This is the world’s most romantic furniture collection

No need to buy flowers–they’re built right into the table.

Born to a long line of flower growers, the London-based artist and sculptor Marcin Rusak often looks to the natural world for inspiration, and is known to toy with organic materials in his delicate creations. For his latest work, Floral Noir, he and his studio have designed a furniture collection that preserves the ephemeral beauty of floral arrangements, made to last a lifetime—and to darkly elegant effect.


Ranging from tables to lamps, credenzas, and stand-alone framed works, each of the collection pieces features remnants of real-life flora and fauna that has been encased in black resin, then sliced into slabs, polished, and incorporated into any number of configurations.

[Photo: courtesy Marcin Rusak]
Seen up close, the intricate surfaces hearken back to the Victorian tradition of collecting and pressing flower specimens in books. From a slight distance, the weighty, luscious slabs might pass for a swirling marble, or even terrazzo—the composite surface made from mixing fragments of stone with concrete, and which has seen a growing resurgence of popularity in recent years. Seen another way, the strikingly beautiful forms appear like fossilized vestiges of a bygone era untethered by the constant threat of environmental doom.

Enthusiasts of the Memphis Group may also recall Shiro Kuromata’s iconic Miss Blanche chair from 1998, featuring paper roses suspended in a crystal-clear resin seat. Floral Noir seemingly steps into Kuromata’s lineage and ups the ante using real flowers, which Rusak originally began to experiment with as a way to reuse waste, after a visit to a local market left him shocked by “the huge amount of discarded flowers lying around.” For his own part, the artist has compared his compositions of floral detritus to a moody Flemish still-life painting, “frozen in time,” machined and juxtaposed into high-end, one-off decorative pieces that are priced from $5,200.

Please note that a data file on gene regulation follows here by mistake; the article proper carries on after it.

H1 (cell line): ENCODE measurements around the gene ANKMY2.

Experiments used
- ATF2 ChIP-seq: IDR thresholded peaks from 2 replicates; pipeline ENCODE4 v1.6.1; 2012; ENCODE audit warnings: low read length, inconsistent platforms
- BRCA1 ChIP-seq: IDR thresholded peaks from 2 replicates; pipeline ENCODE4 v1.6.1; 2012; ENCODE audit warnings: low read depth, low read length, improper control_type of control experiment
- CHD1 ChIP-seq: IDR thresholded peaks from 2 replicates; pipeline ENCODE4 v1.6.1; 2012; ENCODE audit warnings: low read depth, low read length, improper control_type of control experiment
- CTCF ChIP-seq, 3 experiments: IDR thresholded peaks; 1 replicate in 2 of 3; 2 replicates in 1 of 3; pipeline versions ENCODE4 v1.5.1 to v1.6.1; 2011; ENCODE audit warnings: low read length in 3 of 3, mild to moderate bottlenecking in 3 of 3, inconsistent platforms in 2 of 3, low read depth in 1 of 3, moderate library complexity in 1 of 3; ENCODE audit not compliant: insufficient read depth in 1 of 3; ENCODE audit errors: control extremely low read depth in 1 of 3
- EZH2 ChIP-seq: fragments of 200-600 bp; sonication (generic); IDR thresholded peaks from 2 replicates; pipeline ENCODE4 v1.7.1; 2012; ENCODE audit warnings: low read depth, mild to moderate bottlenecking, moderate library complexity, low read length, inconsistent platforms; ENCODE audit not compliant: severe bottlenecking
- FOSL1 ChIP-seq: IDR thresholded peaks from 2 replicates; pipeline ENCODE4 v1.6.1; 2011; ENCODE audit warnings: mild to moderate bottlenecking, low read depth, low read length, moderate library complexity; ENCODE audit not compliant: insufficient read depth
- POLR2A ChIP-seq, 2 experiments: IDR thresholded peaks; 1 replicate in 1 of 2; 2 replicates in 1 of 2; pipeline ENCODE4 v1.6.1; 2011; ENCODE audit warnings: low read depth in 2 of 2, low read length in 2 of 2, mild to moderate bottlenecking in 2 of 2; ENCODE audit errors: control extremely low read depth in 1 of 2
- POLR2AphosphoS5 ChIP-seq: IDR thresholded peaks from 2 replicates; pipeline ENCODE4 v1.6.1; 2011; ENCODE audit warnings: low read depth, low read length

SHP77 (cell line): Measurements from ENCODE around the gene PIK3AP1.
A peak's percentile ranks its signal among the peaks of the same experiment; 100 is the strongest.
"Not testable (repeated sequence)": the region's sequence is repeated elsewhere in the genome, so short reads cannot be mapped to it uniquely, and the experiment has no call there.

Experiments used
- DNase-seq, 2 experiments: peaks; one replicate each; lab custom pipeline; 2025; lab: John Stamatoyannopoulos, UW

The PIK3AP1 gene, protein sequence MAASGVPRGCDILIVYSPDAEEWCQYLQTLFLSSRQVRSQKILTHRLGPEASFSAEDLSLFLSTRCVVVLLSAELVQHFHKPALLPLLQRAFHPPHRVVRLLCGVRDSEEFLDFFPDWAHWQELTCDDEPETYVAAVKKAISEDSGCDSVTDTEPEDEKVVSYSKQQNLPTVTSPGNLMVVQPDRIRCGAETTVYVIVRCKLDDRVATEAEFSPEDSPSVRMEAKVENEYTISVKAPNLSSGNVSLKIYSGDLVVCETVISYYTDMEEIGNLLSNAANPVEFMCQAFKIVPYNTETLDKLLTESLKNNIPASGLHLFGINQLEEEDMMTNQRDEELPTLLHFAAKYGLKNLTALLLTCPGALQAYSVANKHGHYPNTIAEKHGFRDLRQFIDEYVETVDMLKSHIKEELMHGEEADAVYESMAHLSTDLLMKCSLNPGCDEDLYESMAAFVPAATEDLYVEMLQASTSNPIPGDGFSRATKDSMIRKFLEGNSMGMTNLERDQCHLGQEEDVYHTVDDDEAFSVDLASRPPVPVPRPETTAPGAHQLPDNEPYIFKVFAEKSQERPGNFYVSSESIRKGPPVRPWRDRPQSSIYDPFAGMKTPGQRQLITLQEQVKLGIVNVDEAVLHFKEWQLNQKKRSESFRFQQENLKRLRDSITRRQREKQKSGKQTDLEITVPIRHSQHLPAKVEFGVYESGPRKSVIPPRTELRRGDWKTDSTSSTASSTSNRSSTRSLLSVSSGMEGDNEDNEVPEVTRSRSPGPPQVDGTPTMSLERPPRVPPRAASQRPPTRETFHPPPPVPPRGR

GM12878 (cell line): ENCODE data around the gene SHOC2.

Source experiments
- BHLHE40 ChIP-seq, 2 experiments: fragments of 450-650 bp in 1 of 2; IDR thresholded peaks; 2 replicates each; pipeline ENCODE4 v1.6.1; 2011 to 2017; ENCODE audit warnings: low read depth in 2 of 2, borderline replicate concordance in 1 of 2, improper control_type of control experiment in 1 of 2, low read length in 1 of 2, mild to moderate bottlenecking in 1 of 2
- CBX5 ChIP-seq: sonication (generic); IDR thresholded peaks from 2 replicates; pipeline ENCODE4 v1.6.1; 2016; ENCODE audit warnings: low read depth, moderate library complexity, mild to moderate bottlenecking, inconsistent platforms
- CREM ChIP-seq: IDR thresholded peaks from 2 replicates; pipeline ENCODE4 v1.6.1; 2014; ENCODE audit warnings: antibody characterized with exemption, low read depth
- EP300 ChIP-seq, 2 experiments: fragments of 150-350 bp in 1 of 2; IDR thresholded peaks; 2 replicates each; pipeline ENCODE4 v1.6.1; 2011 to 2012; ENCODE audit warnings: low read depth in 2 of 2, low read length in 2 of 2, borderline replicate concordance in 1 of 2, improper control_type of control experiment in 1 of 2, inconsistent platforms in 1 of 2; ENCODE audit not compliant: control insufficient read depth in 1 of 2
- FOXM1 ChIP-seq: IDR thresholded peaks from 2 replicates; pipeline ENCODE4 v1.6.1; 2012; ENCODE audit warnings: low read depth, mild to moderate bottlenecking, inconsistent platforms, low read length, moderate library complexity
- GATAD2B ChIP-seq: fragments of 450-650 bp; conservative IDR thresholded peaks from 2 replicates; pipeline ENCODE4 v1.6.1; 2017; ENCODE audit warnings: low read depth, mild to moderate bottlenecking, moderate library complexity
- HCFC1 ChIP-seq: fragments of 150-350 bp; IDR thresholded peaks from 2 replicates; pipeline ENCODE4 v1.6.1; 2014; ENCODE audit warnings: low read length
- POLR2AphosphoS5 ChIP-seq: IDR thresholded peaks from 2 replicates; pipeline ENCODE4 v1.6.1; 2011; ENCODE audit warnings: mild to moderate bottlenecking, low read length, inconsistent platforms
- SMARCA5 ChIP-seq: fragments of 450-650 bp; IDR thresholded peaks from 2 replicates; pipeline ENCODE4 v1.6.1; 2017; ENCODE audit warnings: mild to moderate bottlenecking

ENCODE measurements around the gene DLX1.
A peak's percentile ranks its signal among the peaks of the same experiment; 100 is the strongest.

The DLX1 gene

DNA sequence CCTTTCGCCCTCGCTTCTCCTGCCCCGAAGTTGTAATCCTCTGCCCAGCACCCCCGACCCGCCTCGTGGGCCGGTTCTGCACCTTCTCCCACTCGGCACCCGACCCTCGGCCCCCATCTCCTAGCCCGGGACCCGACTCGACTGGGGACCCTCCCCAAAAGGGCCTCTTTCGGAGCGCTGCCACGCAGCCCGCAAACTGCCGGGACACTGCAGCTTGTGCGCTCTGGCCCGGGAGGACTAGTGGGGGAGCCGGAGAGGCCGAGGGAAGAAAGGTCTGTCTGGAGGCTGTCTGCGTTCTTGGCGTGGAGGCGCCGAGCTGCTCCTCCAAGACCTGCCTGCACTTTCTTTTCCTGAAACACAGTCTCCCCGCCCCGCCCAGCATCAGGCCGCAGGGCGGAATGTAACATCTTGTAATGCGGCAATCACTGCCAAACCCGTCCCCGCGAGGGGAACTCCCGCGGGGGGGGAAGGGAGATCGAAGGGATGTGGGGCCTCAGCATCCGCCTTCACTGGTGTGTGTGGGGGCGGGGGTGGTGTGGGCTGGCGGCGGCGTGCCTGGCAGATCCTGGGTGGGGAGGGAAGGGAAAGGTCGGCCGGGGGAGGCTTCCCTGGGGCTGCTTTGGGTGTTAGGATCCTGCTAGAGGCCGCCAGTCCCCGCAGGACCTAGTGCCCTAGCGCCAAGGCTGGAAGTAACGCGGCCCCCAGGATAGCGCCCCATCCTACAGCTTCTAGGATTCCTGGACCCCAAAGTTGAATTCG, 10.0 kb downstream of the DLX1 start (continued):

“Just like objects of everyday use, which are often designed with planned obsolescence,” the artist writes in a personal manifesto, “these sculptures also have a limited life span dictated by the natural processes that overtake them. The organic material that I invented and composed enables us to reflect on the contemporary consumerism culture, exposing and embracing the processes of decay, destruction, renewal, and reconstruction through these perishable and ephemeral objects.”

In an age of impending environmental collapse and political chaos, the collection is a small reminder of the fragility of natural beauty—and to stop and smell (and perhaps save) the flowers.


About the author

Aileen Kwun is a writer based in New York City. She is the author of Twenty Over Eighty: Conversations On a Lifetime in Architecture and Design (Princeton Architectural Press), and was previously a senior editor at Dwell and Surface.